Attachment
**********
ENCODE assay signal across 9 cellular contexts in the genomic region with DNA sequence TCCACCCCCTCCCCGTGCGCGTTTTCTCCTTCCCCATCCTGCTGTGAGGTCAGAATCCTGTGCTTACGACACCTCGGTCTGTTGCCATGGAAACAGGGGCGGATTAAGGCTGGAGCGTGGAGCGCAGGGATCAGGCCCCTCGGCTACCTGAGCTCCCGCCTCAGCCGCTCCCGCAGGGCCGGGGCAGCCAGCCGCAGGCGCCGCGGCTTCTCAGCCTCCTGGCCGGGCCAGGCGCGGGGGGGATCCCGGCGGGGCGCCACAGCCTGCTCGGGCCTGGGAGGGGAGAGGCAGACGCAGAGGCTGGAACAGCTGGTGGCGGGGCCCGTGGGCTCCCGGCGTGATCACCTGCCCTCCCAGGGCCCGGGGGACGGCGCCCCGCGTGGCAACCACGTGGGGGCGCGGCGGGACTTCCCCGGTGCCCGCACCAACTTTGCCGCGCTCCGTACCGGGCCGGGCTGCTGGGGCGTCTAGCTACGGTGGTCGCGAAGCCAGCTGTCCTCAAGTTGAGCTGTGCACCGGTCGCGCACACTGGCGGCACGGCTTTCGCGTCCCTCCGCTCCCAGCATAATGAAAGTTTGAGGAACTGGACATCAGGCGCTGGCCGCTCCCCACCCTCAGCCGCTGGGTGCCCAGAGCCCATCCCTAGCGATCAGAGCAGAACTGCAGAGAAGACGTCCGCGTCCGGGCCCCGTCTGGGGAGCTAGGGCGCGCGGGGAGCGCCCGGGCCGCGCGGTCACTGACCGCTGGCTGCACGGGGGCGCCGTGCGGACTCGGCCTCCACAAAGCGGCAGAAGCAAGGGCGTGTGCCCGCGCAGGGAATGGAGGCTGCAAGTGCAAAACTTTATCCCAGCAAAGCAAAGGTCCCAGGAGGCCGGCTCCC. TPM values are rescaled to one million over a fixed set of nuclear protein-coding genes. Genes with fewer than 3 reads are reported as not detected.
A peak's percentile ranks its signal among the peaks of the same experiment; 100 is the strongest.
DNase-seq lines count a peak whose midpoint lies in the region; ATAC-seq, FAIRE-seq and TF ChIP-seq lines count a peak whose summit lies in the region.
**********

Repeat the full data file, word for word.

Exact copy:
ENCODE assay signal across 9 cellular contexts in the genomic region with DNA sequence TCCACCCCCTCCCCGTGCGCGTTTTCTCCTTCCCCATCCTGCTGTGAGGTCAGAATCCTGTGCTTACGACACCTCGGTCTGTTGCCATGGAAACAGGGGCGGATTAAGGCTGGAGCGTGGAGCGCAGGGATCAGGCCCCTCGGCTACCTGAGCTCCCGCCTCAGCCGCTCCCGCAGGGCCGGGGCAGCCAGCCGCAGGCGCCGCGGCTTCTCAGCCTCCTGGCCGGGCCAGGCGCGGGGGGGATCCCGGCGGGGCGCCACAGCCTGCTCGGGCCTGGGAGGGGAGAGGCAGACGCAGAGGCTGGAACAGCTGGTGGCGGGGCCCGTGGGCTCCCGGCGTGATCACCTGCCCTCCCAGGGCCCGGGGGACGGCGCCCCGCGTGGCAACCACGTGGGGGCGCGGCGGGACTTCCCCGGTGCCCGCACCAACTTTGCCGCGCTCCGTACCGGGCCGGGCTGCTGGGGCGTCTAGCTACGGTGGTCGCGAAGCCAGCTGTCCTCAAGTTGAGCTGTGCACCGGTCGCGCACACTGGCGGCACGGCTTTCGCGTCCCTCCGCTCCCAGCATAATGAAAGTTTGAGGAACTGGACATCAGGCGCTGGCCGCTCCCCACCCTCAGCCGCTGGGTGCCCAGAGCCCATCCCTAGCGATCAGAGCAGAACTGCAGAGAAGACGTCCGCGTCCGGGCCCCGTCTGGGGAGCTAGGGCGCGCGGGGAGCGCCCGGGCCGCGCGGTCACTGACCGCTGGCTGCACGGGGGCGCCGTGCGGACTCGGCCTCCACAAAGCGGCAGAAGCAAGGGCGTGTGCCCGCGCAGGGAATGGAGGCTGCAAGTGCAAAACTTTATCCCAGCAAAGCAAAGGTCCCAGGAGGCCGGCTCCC. TPM values are rescaled to one million over a fixed set of nuclear protein-coding genes. Genes with fewer than 3 reads are reported as not detected.
A peak's percentile ranks its signal among the peaks of the same experiment; 100 is the strongest.
DNase-seq lines count a peak whose midpoint lies in the region; ATAC-seq, FAIRE-seq and TF ChIP-seq lines count a peak whose summit lies in the region.